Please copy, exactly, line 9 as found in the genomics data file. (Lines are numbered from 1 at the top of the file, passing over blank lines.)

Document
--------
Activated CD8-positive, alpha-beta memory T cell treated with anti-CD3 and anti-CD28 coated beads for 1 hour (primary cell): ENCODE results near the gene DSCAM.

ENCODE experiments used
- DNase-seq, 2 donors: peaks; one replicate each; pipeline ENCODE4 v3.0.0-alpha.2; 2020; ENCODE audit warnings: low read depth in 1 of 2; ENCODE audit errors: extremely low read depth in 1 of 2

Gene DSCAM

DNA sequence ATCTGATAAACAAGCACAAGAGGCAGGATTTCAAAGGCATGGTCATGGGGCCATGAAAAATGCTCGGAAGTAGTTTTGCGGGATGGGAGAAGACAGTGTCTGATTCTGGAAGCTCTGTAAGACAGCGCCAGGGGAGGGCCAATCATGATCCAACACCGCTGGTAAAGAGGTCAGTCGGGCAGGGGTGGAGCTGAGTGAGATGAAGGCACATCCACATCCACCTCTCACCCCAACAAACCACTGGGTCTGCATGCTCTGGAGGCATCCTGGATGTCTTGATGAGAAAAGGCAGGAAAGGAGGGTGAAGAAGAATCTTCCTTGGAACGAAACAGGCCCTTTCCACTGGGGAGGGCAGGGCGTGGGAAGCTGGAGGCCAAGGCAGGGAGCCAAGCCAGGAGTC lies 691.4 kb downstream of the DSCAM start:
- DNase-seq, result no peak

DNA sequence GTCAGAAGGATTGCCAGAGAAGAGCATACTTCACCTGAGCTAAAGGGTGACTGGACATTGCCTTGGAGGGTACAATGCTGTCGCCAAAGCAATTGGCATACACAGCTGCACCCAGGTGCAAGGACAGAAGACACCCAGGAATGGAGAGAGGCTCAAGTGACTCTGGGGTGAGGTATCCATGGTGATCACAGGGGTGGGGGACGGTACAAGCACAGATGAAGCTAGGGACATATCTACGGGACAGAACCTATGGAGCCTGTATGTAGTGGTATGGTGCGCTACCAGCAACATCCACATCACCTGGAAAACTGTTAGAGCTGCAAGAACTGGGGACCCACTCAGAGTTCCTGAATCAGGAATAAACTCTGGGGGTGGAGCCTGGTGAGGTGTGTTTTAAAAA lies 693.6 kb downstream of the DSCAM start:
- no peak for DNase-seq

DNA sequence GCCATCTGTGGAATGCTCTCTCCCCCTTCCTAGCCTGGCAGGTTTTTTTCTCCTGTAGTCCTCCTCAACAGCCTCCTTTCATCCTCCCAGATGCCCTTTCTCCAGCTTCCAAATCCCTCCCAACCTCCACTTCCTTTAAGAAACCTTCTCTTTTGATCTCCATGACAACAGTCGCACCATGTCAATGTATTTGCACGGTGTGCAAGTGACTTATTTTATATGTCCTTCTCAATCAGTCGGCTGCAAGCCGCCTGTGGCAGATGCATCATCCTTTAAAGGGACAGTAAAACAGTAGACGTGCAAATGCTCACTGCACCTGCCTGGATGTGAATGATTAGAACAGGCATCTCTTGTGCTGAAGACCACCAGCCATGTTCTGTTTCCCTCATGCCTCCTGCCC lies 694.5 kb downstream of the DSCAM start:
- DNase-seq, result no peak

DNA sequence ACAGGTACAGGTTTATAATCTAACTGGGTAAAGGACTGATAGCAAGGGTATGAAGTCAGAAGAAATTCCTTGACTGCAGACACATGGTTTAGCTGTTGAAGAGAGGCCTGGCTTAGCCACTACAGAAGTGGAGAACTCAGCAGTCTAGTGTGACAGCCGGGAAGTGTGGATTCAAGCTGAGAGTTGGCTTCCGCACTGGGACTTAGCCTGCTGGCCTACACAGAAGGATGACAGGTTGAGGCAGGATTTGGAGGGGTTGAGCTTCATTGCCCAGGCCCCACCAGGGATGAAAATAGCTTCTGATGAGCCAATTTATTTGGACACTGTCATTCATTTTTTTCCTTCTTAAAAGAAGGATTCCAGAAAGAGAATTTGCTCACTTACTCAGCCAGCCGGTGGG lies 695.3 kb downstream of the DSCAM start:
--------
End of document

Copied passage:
DNA sequence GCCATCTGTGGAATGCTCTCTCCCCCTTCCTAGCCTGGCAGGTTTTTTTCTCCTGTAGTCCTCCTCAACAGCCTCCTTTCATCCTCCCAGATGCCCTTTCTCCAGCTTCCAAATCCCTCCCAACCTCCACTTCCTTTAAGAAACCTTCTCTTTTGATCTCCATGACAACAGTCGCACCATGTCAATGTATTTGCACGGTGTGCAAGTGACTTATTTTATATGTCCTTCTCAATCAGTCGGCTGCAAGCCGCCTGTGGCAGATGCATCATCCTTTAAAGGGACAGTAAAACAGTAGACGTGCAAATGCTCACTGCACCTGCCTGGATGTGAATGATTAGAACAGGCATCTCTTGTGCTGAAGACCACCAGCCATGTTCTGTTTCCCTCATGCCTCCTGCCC lies 694.5 kb downstream of the DSCAM start: